Police Must Tackle Language Barrier in Domestic Abuse Cases

In a city where more than half the 8.5 million residents speak a language other than English at home, and one in four struggles to communicate in English, it is common for a crime victim to be met by police officers who do not understand the victim’s language.
News Story (New York)

Ashley Southall
New York Times (NYT)
May 25, 2017

Organizations mentioned/involved: Legal Services NYC (LSNYC)


Ms. Macareno was one of several women who filed a federal discrimination lawsuit against the city in 2013, claiming that the police violated their civil rights by denying them interpreters. The parties reached a settlement this month that requires the police department to adopt new protocols and training for officers responding to domestic violence incidents involving victims and witnesses who do not speak English well.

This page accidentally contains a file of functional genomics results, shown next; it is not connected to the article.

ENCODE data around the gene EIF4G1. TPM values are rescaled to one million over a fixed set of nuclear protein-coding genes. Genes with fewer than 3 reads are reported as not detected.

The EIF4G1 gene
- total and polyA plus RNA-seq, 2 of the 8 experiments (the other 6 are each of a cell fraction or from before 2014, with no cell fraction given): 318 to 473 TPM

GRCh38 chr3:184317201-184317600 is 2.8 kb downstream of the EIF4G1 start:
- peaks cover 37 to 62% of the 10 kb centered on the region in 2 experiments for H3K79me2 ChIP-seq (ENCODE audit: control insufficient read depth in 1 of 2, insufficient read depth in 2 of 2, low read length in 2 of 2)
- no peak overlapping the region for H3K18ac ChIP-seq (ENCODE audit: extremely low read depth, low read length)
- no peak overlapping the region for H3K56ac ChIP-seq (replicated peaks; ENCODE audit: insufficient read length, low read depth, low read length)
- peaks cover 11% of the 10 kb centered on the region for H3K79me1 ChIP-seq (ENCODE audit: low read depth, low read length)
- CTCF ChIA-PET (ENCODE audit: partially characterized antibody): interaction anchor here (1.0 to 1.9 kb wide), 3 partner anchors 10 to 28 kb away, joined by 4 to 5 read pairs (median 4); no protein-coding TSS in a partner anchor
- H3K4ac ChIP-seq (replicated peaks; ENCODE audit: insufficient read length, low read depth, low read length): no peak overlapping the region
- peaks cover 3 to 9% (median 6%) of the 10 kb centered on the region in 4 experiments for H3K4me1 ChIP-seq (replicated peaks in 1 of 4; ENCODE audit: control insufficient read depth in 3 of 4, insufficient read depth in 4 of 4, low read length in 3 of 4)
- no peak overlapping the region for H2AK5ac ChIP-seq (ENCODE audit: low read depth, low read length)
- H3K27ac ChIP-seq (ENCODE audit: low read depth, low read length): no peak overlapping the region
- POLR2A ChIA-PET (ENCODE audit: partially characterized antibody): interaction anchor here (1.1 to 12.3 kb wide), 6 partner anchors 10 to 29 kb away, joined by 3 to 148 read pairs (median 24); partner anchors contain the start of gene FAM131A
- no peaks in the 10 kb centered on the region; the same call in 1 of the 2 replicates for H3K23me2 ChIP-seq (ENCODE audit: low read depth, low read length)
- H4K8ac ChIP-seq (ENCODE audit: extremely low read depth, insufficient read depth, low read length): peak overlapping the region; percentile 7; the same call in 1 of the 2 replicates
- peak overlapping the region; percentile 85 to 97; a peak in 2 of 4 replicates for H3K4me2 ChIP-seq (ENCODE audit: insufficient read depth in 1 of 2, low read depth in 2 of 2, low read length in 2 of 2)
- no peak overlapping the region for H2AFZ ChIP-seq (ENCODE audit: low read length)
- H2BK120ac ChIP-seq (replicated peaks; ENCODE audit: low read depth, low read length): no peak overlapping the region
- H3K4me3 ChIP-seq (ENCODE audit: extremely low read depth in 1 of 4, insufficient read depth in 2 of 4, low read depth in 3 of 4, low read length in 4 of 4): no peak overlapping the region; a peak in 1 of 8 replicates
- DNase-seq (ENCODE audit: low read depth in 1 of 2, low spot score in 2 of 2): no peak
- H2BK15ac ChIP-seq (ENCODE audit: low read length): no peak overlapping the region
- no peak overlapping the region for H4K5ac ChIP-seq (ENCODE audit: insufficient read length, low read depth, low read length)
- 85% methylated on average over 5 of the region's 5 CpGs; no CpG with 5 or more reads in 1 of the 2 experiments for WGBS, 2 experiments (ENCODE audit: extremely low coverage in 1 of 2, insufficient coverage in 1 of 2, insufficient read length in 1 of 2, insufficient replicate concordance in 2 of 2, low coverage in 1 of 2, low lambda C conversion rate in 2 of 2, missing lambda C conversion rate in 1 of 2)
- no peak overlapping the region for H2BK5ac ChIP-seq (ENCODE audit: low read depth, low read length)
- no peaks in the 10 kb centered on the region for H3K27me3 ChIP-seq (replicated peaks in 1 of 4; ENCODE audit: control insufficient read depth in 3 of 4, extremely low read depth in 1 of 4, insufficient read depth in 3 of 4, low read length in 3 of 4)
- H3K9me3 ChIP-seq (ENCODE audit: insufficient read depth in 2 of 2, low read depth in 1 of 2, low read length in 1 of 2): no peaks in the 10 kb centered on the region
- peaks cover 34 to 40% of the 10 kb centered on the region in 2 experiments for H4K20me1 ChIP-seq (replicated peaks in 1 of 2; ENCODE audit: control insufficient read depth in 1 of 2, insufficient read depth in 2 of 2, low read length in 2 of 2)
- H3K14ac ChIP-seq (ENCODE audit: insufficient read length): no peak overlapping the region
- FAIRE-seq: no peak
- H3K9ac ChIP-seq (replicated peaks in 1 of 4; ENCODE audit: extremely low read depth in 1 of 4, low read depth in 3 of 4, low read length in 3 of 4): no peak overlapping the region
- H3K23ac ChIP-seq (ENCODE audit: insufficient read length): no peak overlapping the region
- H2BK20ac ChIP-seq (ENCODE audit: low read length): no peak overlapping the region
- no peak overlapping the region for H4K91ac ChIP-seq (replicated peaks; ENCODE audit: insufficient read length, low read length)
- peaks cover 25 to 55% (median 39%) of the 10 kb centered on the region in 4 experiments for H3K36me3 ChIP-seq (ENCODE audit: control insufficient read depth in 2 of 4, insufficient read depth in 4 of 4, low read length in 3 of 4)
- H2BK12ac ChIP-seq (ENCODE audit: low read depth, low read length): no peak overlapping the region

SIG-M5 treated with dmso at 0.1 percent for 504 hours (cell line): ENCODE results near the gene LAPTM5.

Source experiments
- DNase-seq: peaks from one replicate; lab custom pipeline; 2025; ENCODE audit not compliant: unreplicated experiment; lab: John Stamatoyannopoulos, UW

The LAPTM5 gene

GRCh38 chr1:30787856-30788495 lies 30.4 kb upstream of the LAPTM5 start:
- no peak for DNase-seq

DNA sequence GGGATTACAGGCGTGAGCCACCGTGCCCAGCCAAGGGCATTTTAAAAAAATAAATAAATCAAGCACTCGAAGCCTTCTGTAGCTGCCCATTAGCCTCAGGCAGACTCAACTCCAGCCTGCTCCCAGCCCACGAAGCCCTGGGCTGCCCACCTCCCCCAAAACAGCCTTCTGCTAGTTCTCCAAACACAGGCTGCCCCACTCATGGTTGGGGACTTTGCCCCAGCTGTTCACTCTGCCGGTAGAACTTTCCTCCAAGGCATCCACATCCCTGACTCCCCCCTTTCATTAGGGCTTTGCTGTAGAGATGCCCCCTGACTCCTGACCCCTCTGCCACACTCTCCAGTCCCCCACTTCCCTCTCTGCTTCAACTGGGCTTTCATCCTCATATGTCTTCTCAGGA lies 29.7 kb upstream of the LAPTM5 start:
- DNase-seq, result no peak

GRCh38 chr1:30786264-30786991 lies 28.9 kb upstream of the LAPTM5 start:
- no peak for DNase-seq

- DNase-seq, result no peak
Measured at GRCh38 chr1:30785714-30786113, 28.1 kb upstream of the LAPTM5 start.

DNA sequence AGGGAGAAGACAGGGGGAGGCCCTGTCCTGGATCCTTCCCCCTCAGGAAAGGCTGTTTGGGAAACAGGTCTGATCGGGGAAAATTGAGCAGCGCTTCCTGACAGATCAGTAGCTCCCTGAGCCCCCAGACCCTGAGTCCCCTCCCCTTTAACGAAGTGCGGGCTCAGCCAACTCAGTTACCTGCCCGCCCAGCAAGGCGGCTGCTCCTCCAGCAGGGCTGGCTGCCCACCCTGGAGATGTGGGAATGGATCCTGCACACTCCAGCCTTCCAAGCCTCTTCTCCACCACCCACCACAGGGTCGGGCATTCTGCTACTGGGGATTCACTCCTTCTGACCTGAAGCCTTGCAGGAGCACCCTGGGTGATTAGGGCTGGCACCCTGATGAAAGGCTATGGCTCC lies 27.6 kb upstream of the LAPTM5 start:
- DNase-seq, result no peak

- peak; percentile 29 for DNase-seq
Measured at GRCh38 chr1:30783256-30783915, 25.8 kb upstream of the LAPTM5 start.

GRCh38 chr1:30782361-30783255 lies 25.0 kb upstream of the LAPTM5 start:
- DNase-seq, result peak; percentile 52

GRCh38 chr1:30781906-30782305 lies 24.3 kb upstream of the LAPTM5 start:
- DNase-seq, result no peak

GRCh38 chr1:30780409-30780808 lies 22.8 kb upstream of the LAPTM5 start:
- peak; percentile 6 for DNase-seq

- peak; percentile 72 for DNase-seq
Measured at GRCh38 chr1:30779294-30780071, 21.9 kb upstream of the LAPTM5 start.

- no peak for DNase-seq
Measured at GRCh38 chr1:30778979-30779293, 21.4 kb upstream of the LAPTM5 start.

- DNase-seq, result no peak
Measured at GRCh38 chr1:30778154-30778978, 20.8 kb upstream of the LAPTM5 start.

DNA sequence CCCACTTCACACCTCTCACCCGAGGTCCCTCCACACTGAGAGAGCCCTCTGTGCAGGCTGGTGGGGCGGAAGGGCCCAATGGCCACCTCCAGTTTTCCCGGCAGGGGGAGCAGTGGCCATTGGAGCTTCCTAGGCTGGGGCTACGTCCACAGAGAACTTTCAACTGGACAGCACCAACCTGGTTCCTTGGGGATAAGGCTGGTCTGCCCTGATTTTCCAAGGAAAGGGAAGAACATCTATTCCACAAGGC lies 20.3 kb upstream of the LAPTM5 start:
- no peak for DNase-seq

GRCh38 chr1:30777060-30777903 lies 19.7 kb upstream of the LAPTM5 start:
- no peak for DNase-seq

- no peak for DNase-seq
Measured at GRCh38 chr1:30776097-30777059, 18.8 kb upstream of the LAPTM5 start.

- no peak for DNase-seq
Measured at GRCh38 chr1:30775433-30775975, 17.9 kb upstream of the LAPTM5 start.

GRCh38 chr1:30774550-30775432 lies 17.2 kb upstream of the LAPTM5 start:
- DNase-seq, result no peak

Under the terms of the agreement, which was approved on Wednesday by a federal judge in Manhattan, the police department will train officers over the next 18 months on when to call on an interpreter and how to use their department-issued smartphones to reach a city-contracted service that provides immediate access to interpreters in more than 240 languages.